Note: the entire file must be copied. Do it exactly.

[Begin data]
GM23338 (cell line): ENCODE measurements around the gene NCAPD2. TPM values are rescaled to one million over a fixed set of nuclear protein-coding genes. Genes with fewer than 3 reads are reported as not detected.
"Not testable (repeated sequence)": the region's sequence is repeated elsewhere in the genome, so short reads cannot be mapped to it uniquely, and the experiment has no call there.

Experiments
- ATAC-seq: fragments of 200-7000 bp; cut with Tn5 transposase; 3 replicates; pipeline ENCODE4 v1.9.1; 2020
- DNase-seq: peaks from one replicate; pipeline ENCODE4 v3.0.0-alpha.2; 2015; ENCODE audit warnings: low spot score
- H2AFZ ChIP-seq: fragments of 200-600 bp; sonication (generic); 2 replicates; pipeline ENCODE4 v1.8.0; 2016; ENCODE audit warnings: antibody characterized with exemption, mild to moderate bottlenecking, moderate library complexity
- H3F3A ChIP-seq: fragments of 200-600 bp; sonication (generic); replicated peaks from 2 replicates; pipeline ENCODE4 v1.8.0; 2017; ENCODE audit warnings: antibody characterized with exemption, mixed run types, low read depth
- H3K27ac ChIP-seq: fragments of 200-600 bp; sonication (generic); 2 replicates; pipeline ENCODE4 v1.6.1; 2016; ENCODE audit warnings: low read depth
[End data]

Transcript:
GM23338 (cell line): ENCODE measurements around the gene NCAPD2. TPM values are rescaled to one million over a fixed set of nuclear protein-coding genes. Genes with fewer than 3 reads are reported as not detected.
"Not testable (repeated sequence)": the region's sequence is repeated elsewhere in the genome, so short reads cannot be mapped to it uniquely, and the experiment has no call there.

Experiments
- ATAC-seq: fragments of 200-7000 bp; cut with Tn5 transposase; 3 replicates; pipeline ENCODE4 v1.9.1; 2020
- DNase-seq: peaks from one replicate; pipeline ENCODE4 v3.0.0-alpha.2; 2015; ENCODE audit warnings: low spot score
- H2AFZ ChIP-seq: fragments of 200-600 bp; sonication (generic); 2 replicates; pipeline ENCODE4 v1.8.0; 2016; ENCODE audit warnings: antibody characterized with exemption, mild to moderate bottlenecking, moderate library complexity
- H3F3A ChIP-seq: fragments of 200-600 bp; sonication (generic); replicated peaks from 2 replicates; pipeline ENCODE4 v1.8.0; 2017; ENCODE audit warnings: antibody characterized with exemption, mixed run types, low read depth
- H3K27ac ChIP-seq: fragments of 200-600 bp; sonication (generic); 2 replicates; pipeline ENCODE4 v1.6.1; 2016; ENCODE audit warnings: low read depth